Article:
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The Tufts Daily
Where you read it first | Monday, April 15, 2024

March Madness: A tournament to remember

Zach_Edey_2_cropped
Purdue’s Zach Edey is pictured.

After an unusual regular season, 2023 brought a myriad of storylines to the NCAA Tournament. With no true favorite, it felt like any team could be on the podium come April 3. And that held true for all of March.

In just the round of 64, we saw a Furman University game winner to upset No. 4 University of Virginia; the first Ivy League March Madness win since 2016 by the Princeton University Tigers; and the Naismith Player of the Year, Zach Edey, fall to No. 16 Fairleigh Dickinson University. These trends continued into the second round, where Princeton continued its Cinderella story with a win against University of Missouri, Tom Izzo’s Michigan State University beat No. 2 Marquette University to get to yet another Sweet Sixteen and top seed University of Kansas collapsed to an uber-talented University of Arkansas team. But the madness didn’t stop there. Once we got to our last eight teams, no No. 1 seeds remained, Kansas State University’s Markquis Nowell dished out 19 assists and No. 9 Florida Atlantic University was just inches away from the Final Four. Down to four teams, No. 5 San Diego State University faced off against No. 9 Florida Atlantic, and No. 4 University of Connecticut was set to play No. 5 University of Miami. After Florida Atlantic built a 14-point lead in the second half, SDSU was able to claw back and earn itself a chance to play for the national championship. On the other side of the bracket, UConn won handily, ending an exciting run by Jim Larrañaga and his UMiami team.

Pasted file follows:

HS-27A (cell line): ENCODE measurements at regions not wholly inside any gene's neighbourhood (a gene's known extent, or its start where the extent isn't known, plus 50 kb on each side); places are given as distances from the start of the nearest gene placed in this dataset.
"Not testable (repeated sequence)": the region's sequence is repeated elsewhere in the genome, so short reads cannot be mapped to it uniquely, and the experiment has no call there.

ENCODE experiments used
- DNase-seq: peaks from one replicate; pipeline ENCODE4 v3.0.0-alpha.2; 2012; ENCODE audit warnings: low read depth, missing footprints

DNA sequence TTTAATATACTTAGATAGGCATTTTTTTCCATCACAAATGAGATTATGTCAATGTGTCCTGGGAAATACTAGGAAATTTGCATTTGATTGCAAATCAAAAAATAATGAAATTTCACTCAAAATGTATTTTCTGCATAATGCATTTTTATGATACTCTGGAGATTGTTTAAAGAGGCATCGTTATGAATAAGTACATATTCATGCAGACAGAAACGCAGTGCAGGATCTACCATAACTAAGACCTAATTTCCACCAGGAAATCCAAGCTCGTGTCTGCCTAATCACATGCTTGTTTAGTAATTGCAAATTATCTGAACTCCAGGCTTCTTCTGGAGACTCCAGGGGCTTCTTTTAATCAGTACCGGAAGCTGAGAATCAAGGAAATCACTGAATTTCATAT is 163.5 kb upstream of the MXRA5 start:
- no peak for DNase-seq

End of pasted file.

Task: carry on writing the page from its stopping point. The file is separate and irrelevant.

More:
While the tournament up to this point was incredibly compelling, the championship game didn’t  follow suit, as most expected. SDSU was able to gain a quick lead in the first three or four minutes of the game, but otherwise, it was all UConn. Adama Sanogo and Donovan Clingan proved to be too much inside for SDSU, forcing 14 straight missed shots and allowing UConn to accumulate a 16-point lead toward the end of the first half. This, along with great guard play from Jordan Hawkins and Tristen Newton, gave Dan Hurley’s team a huge advantage over SDSU, never giving SDSU the lead back after closing the deficit five minutes into the game. By the end, UConn safely won 76–59. Deservingly, Sanogo was awarded Most Outstanding Player of the 2023 NCAA Tournament. Winning every game by double digits, the 2022–23 Huskies place fourth in the highest overall point differential since the tournament expansion in 1985. It’s safe to say that they are one of the most dominant teams of the last two decades. It seemed like the only obstacle this team faced was failing to win the Big East Tournament, probably due to their rough six-game stretch midseason. Otherwise, it was smooth sailing for UConn all thanks to Hurley, who put together an insanely talented and deep team that was destined to win in March. And if it wasn’t clear before, UConn has cemented itself as a college basketball blue-blood.

The new Big East looks like it could be running basketball for the next decade, with exciting hires like Ed Cooley to Georgetown University and Rick Pitino to St. John’s University. Recruiting in the conference will only get better with all the strong coaching. UConn, Marquette and Creighton University will most likely sit in the top 10 of next year’s preseason poll. Are we back to the dominant Big East of the 80s?

Unfortunately, we now have to wait seven months to see any of this. Luckily, the offseason has never been this exciting before. With the transfer portal containing hundreds of players and name, image and likeness deals being available, this is basically NBA free agency. Although many still fight the idea of paying players, it’s been a long time since we’ve seen such a competitive tournament and a lot of that is because the players can decide where they want to play every single year; this is the new college basketball and I’m here for it.